Being Behind by a Little Yields the Greatest Possible Effort

NCAA basketball teams that are behind by one point at halftime are more likely to win than teams that are one point ahead.

That's the fascinating finding of two professors who studied more than 6,000 games. The results are the same even when taking into account homecourt advantage, the team winning percentages and which team got the ball to start the second half.

So what may be driving this pattern? The reason is motivation. Being behind by a little leads to victory because it increases effort. Not only do teams down by a point at the break score more than their opponents in the second half, they do so in a particular way. They come out of the locker room fired up and make up for most of the point deficit in the first few minutes of the second half.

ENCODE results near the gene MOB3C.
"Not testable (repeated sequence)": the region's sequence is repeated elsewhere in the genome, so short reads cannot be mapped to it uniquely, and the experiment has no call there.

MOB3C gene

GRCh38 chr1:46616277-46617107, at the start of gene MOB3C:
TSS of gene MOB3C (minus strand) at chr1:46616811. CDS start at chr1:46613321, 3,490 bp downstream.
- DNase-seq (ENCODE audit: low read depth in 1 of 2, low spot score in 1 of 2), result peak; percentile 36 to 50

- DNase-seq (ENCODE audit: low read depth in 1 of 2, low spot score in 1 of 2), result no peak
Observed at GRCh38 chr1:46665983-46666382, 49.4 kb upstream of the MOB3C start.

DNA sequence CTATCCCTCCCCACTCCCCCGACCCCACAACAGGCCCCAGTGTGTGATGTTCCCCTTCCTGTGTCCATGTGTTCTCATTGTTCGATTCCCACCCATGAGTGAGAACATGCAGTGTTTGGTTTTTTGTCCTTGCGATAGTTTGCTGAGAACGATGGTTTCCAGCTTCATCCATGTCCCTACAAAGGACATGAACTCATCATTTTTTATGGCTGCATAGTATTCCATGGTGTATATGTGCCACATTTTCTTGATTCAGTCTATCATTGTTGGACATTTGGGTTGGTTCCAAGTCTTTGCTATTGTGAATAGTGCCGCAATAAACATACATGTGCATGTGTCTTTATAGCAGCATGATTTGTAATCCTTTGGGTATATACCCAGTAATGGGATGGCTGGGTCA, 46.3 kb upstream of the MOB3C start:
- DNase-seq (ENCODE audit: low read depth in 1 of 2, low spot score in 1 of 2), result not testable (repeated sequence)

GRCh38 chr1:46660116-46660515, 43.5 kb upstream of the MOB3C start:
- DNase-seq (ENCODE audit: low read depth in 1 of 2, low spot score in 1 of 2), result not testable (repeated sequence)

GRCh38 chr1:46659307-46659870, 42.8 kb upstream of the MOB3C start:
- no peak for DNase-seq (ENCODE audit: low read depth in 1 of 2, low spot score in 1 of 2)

Let your imagination run wild in terms of how this could be applied in the world of business and leadership.

As the authors of the study say, "Companies competing to win contracts or research prizes would be wise to focus employees on ways their competitors are a little ahead. Similarly, strategically taking breaks…when one is slightly behind should increase effort."

2 Responses to Being Behind by a Little Yields the Greatest Possible Effort

  1. Bill says:

    I wonder, though, about the degree knowledge of this phenomenon would affect motivation. Could you get a team with a false sense of confidence once they realize that being behind at the half should help them? I wonder about USC’s teams from 02-05. They thrived in the second half, perhaps due to this phenomenon. Knowing that this effect is statistically likely to take place seems like it would encourage players to continue to coast (as more recent USC teams seem to have done).

  2. Ben Casnocha says:

    Agreed. It’s like the placebo effect and medicine — if you “know” or focus on it too much you might diminish the effect altogether.

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